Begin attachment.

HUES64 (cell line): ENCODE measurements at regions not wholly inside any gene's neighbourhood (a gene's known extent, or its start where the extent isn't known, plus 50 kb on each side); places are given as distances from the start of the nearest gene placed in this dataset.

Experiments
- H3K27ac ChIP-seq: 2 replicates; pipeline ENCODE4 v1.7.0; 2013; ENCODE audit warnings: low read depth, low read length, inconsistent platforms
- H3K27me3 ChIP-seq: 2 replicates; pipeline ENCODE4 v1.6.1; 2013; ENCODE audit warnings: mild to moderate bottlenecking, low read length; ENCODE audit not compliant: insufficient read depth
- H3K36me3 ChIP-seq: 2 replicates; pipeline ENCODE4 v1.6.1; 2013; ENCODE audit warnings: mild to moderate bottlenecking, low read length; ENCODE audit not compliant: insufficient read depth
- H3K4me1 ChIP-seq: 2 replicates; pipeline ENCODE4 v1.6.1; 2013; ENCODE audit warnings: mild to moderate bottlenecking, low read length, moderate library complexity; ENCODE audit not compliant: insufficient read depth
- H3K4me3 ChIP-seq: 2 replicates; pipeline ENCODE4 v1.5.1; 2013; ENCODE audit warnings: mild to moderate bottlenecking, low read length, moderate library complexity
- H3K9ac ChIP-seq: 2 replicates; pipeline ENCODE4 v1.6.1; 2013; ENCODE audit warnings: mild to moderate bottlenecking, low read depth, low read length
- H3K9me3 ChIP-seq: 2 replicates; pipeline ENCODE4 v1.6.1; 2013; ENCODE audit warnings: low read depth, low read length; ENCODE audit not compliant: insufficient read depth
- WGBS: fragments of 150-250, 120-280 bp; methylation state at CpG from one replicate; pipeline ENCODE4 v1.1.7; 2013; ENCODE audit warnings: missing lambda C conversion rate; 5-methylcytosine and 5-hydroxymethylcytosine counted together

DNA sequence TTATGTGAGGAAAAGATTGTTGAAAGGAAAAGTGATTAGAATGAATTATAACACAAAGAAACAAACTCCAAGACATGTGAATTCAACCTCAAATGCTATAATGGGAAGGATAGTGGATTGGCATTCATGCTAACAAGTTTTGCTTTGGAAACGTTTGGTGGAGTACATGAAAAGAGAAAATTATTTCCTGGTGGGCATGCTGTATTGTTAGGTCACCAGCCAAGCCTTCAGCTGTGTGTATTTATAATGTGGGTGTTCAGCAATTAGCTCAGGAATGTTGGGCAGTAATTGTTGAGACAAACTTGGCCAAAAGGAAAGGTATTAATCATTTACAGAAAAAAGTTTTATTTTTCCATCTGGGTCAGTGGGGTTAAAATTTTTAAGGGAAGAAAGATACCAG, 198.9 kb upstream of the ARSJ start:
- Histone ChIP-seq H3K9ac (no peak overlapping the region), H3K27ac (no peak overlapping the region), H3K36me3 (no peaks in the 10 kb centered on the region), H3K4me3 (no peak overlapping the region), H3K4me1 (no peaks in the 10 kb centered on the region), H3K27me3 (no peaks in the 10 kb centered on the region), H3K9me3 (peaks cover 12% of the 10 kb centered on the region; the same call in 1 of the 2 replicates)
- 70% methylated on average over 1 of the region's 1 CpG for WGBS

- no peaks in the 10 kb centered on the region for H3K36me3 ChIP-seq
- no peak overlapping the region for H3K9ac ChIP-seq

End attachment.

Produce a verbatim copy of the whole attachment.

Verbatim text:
HUES64 (cell line): ENCODE measurements at regions not wholly inside any gene's neighbourhood (a gene's known extent, or its start where the extent isn't known, plus 50 kb on each side); places are given as distances from the start of the nearest gene placed in this dataset.

Experiments
- H3K27ac ChIP-seq: 2 replicates; pipeline ENCODE4 v1.7.0; 2013; ENCODE audit warnings: low read depth, low read length, inconsistent platforms
- H3K27me3 ChIP-seq: 2 replicates; pipeline ENCODE4 v1.6.1; 2013; ENCODE audit warnings: mild to moderate bottlenecking, low read length; ENCODE audit not compliant: insufficient read depth
- H3K36me3 ChIP-seq: 2 replicates; pipeline ENCODE4 v1.6.1; 2013; ENCODE audit warnings: mild to moderate bottlenecking, low read length; ENCODE audit not compliant: insufficient read depth
- H3K4me1 ChIP-seq: 2 replicates; pipeline ENCODE4 v1.6.1; 2013; ENCODE audit warnings: mild to moderate bottlenecking, low read length, moderate library complexity; ENCODE audit not compliant: insufficient read depth
- H3K4me3 ChIP-seq: 2 replicates; pipeline ENCODE4 v1.5.1; 2013; ENCODE audit warnings: mild to moderate bottlenecking, low read length, moderate library complexity
- H3K9ac ChIP-seq: 2 replicates; pipeline ENCODE4 v1.6.1; 2013; ENCODE audit warnings: mild to moderate bottlenecking, low read depth, low read length
- H3K9me3 ChIP-seq: 2 replicates; pipeline ENCODE4 v1.6.1; 2013; ENCODE audit warnings: low read depth, low read length; ENCODE audit not compliant: insufficient read depth
- WGBS: fragments of 150-250, 120-280 bp; methylation state at CpG from one replicate; pipeline ENCODE4 v1.1.7; 2013; ENCODE audit warnings: missing lambda C conversion rate; 5-methylcytosine and 5-hydroxymethylcytosine counted together

DNA sequence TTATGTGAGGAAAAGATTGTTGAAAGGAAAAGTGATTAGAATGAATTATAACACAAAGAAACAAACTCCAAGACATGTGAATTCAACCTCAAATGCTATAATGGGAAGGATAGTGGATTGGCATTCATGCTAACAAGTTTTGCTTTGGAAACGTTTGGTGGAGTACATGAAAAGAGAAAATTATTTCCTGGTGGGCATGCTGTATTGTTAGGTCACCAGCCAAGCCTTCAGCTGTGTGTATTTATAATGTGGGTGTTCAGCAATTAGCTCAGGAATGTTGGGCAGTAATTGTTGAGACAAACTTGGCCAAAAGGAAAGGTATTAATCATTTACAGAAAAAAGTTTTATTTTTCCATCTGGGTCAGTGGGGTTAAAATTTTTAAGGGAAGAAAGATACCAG, 198.9 kb upstream of the ARSJ start:
- Histone ChIP-seq H3K9ac (no peak overlapping the region), H3K27ac (no peak overlapping the region), H3K36me3 (no peaks in the 10 kb centered on the region), H3K4me3 (no peak overlapping the region), H3K4me1 (no peaks in the 10 kb centered on the region), H3K27me3 (no peaks in the 10 kb centered on the region), H3K9me3 (peaks cover 12% of the 10 kb centered on the region; the same call in 1 of the 2 replicates)
- 70% methylated on average over 1 of the region's 1 CpG for WGBS

- no peaks in the 10 kb centered on the region for H3K36me3 ChIP-seq
- no peak overlapping the region for H3K9ac ChIP-seq